exploiter and exploited alike of their potentialities for Self-realization, and because long-term
            success in preventing overshoot requires genuinely democratic ways of life. 'Anticlass posture'
            affiliates deep ecology with Green Marxism, social ecology, and ecofeminism. Unfortunately,
            the anticlass stance soon fell off deep ecology's platform.
p. 401

            This book has a thoughtful and very interesting discussion of Bender's own "ecosophy", named after the
        place where he wrote much of his book. His book concludes with a ten-point "Proposed New Deep-Ecology
which incorporates the critique he is raising. The book has glowing book cover endorsements by
        George Sessions and Alan Drengson, and a tribute from Arne Naess himself.

            It seems that Bender 'discovered' left biocentrism after his book had come out. He is a professor of philosophy
        at the University of Colorado and was, according to book cover information, the editor of  The Communist
        Manifesto: A Norton Critical Review
; The Betrayal of Marx; and Karl Marx: The Essential Writings.
        None of these books I have previously seen, so I am not familiar with the overall ideological tone. But what is
        mainly interesting for me is that such a substantive book on deep ecology has been written by someone who
        very definitely considers himself part of the Left. So Fred Bender now takes his place alongside other Left deep
        ecologists who have books out, like Richard Sylvan, Andrew McLaughlin and Andrew Dobson.

            This is not a review but some notes and quotations taken from the 17 pages of my own notes that I made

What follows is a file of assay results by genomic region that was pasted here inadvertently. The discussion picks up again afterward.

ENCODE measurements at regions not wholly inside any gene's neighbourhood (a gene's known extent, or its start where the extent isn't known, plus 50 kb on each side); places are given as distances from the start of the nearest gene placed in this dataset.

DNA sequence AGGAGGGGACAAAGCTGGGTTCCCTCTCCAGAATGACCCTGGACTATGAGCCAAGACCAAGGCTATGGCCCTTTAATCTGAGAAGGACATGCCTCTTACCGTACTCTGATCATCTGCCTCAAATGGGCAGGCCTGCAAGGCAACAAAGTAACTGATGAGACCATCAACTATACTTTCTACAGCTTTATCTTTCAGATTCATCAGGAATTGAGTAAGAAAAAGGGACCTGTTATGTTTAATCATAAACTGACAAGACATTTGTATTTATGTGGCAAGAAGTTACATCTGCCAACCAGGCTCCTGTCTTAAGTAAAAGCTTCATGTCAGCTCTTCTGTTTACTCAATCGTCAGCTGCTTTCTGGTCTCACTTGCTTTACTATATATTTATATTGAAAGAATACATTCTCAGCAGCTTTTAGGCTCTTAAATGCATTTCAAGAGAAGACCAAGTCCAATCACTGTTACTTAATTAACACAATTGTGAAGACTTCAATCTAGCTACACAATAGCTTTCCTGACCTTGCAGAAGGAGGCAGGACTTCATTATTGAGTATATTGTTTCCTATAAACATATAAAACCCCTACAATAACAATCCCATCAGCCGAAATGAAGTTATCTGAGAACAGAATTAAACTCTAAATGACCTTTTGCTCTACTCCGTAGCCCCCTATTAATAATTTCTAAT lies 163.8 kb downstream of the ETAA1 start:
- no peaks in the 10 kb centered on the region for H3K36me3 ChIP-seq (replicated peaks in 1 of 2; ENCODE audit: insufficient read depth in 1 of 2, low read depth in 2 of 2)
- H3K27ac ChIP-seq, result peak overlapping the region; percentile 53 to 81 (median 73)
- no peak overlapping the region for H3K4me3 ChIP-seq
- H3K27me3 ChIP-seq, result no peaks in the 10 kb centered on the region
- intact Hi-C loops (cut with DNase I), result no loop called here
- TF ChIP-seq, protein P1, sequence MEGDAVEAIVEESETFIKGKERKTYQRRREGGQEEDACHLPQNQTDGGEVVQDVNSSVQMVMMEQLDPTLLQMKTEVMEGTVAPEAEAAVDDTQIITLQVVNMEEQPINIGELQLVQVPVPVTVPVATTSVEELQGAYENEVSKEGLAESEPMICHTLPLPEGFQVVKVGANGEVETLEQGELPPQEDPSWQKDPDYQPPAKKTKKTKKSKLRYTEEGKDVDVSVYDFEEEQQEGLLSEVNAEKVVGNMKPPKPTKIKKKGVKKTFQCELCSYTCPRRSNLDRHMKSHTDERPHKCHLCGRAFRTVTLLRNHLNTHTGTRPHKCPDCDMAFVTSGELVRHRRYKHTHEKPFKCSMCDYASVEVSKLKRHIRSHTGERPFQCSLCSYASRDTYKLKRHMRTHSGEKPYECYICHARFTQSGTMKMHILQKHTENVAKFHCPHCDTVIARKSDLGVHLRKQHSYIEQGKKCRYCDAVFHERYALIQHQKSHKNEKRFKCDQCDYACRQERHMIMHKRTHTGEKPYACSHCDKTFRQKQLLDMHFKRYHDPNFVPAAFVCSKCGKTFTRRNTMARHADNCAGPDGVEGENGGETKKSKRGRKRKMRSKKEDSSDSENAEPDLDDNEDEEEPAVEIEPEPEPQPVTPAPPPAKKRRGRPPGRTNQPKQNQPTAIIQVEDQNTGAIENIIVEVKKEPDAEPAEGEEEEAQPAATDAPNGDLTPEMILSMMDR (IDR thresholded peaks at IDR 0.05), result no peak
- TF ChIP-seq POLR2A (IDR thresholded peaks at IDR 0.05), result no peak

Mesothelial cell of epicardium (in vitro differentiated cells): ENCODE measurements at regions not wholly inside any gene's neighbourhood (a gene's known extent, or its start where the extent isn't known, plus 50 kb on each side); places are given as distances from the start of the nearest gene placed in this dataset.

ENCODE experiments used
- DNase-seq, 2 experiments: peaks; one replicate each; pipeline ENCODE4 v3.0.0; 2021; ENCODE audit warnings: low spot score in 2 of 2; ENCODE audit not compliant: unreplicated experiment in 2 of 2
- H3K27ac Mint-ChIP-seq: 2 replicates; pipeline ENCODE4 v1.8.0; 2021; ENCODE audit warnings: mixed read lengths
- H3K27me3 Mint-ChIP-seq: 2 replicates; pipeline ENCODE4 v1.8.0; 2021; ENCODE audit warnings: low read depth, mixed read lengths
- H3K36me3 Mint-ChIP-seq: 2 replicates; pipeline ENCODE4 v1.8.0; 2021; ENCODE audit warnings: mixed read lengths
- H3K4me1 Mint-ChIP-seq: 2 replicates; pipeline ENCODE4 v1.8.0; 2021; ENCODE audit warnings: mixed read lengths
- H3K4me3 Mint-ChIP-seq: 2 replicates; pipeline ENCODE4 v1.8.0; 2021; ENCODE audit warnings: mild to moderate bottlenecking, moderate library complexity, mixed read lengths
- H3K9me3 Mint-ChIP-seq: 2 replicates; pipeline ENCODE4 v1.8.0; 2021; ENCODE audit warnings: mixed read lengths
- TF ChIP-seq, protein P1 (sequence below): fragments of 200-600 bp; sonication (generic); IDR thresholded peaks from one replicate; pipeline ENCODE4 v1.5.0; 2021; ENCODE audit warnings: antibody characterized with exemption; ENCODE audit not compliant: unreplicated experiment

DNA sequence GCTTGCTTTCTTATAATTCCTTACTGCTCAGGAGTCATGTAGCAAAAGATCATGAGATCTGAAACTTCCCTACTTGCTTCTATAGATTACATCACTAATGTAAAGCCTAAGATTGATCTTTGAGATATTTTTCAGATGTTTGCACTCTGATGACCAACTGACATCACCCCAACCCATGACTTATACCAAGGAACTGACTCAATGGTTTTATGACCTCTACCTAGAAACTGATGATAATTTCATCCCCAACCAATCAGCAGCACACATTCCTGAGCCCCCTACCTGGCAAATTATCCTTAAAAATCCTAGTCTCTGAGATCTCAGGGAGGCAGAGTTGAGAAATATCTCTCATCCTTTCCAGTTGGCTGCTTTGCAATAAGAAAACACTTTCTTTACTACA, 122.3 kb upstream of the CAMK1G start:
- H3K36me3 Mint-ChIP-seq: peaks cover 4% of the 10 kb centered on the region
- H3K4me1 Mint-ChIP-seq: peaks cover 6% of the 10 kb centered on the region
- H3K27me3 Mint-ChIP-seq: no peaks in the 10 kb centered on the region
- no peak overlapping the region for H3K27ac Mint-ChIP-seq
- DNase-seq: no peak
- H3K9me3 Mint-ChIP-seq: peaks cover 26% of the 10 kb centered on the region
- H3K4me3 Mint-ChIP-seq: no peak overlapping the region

from the sections of this book that I have now read and which I thought other left bios might appreciate. The
        book is divided into three parts: The Culture Of Extinction; The Lies Of Millennia; and Faithful To
        the Earth
, and there are 17 chapters. I have read the first and last sections of this book which are the ones
        of most interest to me and perhaps to those left bios who are not professional philosophers. I would like to
        emphasize that what I am presenting here is some of what I found of interest to me personally. I will leave it to
        others, who have read all of this book, to present an overall summary of what the book sets out to do and
        whether or not it is successful, from the perspective of the reviewer.

            Interesting Quotations

            Species are neither higher nor lower than, nor superior or inferior to,
            one another. Each simply is what it is: a life form adapted to its
            ecospheric niche and valuable to the extent it contributes to ecospheric
p. 94

            Amazingly, Darwin's greatest philosophical breakthrough, his reframing of
            humans as thoroughly natural beings, has been all but lost on Western
p. 94

            Only after separating ourselves from Earth, chiefly through agriculture
            and anthropocentric religion, have we come to do violence against the Earth
            systematically. This is why we are the culture of extinction
. p. 101

            I do not think ecology sufficient to explain every aspect of human
            culture... We must also discover how human culture evolved, how social,
            political, and religious factors, etc., became predominant at various
            times. Ecological models frame such factors' significance, but do not
            replace them.
p. 102

            Nondualism can help us toward a new civilization measured both by